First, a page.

Posted: 22 Jul 2013 07:30 PM PDT
By Riëtte van Laack –
In a lawsuit filed in federal court, meat industry representatives have challenged the constitutionality of Country of Origin Labeling (“COOL”) regulations as amended by USDA’s Agricultural Marketing Service (“AMS”) in May of 2013. To understand the origin of the lawsuit, it is helpful to briefly review the history of the regulatory amendments at issue.
In 2008, the Food, Conservation and Energy Act of 2008 (2008 Farm Bill) amended the Agricultural Marketing Act of 1946 to impose COOL requirements on retailers for certain commodities. Covered commodities include muscle cuts of beef (including veal), lamb, chicken, goat, and pork; ground beef, ground lamb, ground chicken, ground goat, and ground pork; wild and farm-raised fish and shellfish; perishable agricultural commodities; macadamia nuts; pecans; ginseng; and peanuts. AMS published a final rule for all covered commodities on January 15, 2009, which took effect on March 16, 2009.
The authorization and implementation of the COOL requirements have been controversial, particularly the requirements for COOL of meat and meat products. Less than a year after the AMS COOL regulations took effect, Canada and Mexico challenged them in the World Trade Organization (“WTO”), arguing that the COOL requirements for meat had a trade-distorting impact by reducing the value and number of cattle and hogs shipped to the U.S. market, thus violating WTO trade commitments agreed to by the United States.
In July 2012, the WTO’s Dispute Settlement Body adopted the WTO lower body’s findings that the COOL requirements for meat and muscle cuts were inconsistent with the U.S. obligations under the WTO Agreement on Technical Barriers to Trade. The WTO set a deadline of May 23, 2013, for the United States to revise the COOL requirements in compliance with the WTO findings. On May 24, 2013, AMS issued a final rule amending the regulation requiring labeling of muscle cuts of meat. The final rule requires that labels show where each production step (i.e., born, raised, slaughtered) occurred and removes the current “allowance for commingling of muscle cuts.”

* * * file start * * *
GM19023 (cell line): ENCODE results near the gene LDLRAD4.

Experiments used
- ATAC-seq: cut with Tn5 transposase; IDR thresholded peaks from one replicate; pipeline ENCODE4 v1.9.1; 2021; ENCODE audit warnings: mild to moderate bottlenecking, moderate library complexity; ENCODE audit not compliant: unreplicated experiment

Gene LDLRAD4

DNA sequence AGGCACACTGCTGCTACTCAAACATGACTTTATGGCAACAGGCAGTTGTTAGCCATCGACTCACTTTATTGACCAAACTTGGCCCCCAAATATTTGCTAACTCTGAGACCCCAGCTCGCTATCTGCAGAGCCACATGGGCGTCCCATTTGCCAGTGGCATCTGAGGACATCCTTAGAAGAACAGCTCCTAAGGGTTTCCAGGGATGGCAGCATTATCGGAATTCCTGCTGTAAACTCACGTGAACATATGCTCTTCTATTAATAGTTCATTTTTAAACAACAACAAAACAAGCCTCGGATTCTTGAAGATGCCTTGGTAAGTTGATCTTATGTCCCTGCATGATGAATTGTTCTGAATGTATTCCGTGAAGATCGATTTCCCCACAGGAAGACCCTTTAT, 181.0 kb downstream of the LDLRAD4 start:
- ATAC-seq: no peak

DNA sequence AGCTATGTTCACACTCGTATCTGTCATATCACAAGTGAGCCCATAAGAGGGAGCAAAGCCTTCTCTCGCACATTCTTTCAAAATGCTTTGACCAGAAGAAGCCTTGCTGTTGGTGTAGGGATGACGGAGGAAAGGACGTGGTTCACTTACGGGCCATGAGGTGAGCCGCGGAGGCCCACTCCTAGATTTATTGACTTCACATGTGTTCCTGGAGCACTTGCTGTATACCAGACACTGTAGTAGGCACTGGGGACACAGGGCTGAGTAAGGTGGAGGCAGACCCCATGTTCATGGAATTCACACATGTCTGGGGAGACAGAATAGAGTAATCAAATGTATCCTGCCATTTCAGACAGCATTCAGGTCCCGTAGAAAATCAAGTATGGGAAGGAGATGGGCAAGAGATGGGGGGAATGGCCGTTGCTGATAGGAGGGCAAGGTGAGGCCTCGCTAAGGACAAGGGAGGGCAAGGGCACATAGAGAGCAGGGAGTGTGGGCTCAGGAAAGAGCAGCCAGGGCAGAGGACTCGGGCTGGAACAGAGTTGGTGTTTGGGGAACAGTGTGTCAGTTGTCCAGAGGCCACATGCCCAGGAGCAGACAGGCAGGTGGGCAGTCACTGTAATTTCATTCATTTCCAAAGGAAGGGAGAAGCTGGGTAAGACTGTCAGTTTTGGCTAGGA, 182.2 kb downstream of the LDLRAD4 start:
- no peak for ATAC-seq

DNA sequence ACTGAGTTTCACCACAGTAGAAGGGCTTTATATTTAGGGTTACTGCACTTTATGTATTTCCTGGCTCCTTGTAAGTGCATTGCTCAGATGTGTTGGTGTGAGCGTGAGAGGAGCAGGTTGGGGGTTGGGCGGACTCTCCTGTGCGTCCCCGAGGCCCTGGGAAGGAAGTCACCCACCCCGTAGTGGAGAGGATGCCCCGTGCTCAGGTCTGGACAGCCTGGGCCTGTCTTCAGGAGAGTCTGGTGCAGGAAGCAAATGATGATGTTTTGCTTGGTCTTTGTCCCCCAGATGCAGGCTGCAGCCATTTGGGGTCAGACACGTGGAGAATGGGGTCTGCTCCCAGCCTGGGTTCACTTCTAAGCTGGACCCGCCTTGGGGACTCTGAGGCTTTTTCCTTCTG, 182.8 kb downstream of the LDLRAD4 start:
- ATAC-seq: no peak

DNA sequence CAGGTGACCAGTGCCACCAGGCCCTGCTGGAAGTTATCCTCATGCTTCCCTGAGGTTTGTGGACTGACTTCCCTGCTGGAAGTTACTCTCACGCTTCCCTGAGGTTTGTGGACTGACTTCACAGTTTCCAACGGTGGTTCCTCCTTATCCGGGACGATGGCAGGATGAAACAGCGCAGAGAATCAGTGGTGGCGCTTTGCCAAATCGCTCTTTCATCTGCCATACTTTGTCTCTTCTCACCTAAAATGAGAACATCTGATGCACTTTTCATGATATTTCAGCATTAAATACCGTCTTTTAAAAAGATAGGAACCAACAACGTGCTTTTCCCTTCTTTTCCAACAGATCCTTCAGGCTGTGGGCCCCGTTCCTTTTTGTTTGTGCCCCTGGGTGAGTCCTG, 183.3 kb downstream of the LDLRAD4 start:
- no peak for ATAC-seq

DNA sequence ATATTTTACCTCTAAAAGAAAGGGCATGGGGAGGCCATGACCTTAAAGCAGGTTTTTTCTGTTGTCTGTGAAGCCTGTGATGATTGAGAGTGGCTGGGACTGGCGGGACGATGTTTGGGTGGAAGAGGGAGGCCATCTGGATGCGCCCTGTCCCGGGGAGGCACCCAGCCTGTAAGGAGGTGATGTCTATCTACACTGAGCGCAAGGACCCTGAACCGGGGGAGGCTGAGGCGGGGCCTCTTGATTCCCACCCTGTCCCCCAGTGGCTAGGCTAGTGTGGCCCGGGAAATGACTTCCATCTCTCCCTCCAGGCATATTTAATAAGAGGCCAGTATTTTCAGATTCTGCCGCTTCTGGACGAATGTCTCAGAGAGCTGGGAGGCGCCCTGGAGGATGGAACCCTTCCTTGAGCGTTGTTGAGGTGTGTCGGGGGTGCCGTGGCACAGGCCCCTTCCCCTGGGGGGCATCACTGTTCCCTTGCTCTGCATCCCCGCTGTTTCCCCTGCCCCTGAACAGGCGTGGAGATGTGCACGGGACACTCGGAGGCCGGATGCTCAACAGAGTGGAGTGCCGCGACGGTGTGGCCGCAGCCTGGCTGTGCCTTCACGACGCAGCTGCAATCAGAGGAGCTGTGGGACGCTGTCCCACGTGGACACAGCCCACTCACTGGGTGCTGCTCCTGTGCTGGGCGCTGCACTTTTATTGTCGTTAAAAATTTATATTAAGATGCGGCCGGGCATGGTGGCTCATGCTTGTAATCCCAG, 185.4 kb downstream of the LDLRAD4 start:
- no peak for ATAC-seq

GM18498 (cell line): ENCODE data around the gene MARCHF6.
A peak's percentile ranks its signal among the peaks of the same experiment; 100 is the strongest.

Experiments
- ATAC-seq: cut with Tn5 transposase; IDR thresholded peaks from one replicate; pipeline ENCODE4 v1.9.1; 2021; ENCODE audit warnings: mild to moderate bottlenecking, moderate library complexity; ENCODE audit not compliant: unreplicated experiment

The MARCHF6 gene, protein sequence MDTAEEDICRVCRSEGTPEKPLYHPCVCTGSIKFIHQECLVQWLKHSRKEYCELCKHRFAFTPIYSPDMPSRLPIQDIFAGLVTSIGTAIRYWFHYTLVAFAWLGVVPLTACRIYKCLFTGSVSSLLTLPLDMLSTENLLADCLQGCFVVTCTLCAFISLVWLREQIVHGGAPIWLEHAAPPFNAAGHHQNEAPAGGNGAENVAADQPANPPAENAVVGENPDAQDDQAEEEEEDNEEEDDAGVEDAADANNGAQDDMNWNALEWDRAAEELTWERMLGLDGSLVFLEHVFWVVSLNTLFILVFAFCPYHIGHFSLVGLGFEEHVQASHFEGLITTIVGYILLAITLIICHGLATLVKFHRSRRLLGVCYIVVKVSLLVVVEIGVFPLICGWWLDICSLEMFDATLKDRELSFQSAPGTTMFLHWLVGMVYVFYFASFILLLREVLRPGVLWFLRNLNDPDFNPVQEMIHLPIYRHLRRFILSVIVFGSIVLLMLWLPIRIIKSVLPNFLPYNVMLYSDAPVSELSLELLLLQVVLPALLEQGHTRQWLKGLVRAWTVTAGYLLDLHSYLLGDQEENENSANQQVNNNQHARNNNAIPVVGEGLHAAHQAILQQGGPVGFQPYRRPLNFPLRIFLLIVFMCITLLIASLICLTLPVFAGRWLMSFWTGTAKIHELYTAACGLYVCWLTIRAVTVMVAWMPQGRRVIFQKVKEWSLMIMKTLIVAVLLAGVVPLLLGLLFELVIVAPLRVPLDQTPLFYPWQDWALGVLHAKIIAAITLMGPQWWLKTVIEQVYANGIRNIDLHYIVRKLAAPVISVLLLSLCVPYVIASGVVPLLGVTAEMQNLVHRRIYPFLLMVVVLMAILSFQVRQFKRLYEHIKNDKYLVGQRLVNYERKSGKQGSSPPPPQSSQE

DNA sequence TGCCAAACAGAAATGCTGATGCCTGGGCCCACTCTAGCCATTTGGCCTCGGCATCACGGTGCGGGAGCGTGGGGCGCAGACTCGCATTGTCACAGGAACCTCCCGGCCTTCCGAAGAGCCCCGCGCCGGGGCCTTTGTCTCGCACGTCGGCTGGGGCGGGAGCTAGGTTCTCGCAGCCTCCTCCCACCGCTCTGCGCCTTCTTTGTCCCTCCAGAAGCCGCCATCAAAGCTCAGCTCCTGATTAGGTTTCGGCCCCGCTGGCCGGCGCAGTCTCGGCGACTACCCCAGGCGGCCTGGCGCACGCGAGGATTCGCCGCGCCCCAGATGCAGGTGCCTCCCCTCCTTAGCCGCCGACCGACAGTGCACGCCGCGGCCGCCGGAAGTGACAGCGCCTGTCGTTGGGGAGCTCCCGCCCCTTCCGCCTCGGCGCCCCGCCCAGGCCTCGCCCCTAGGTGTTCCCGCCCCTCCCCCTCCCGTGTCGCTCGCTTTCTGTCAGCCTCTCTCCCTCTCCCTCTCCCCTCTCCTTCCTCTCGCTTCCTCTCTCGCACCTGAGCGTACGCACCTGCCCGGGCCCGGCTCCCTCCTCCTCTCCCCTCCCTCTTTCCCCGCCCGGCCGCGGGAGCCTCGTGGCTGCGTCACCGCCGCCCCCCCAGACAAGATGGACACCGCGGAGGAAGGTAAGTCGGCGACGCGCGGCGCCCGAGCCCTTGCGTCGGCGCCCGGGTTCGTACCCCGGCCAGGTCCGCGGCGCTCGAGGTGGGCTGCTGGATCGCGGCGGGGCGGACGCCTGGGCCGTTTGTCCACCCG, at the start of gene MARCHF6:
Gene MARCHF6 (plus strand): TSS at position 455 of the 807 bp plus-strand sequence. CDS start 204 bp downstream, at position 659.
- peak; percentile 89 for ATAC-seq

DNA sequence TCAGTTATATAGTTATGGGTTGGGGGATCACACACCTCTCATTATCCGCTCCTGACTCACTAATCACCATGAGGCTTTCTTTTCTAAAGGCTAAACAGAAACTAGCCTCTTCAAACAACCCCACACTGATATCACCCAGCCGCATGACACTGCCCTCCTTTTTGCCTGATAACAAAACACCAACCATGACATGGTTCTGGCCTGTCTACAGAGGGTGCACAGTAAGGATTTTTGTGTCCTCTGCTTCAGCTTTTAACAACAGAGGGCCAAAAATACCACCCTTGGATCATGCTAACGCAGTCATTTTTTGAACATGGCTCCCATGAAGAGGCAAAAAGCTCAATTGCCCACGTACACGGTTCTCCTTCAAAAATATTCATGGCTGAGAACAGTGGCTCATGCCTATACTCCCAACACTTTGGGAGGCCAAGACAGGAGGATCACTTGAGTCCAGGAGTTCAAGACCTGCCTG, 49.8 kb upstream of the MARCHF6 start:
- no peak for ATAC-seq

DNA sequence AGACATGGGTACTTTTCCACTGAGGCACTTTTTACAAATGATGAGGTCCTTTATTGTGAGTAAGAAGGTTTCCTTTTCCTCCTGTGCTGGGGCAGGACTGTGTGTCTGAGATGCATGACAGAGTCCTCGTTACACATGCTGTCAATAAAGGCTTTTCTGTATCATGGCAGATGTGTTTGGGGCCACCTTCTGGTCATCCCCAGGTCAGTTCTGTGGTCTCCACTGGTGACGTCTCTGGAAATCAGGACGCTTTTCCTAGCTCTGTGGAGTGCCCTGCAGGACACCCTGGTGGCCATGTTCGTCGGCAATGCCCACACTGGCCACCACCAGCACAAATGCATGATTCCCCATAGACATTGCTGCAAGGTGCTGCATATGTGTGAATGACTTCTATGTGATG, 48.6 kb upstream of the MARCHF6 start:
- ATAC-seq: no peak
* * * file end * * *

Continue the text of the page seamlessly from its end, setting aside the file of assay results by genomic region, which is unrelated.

Approximately 6 weeks later, trade associations representing American meat packers, feedlot, cattlemen, and pork producers and their foreign suppliers, including the Canadian Pork Council, and the North American Meat Association, filed the instant lawsuit against USDA and its Secretary, and AMS and its Administrator. The lawsuit does not come as a surprise, given that Plaintiffs had previously expressed their concerns and opposition to the amendments in comments to AMS.
Plaintiffs claim that the amended final regulations violate the First Amendment, the AMS Act, and the Administrative Procedures Act. Specifically, they allege that the amended COOL regulations conflict with definitions and requirements of the COOL statutory provisions in the AMS Act, and exceed AMS’s statutory authority. Moreover, according to Plaintiffs, the amended regulations do not resolve the WTO violations but instead exacerbate them. The new COOL requirements would impose costs possibly as high as 192 million dollars without a quantifiable benefit. COOL is not a food safety program, and AMS’s claim that the labeling will benefit consumers by providing them with more specific information about the source of their food does not constitute a substantial governmental interest. Plaintiffs claim that this lack of a governmental interest and the uncertain and speculative consumer benefit cause the COOL requirements to violate the First Amendment, in that they compel commercial speech without advancing a substantial government interest. Plaintiffs request that the Court vacate the amended final rule and enjoin its enforcement.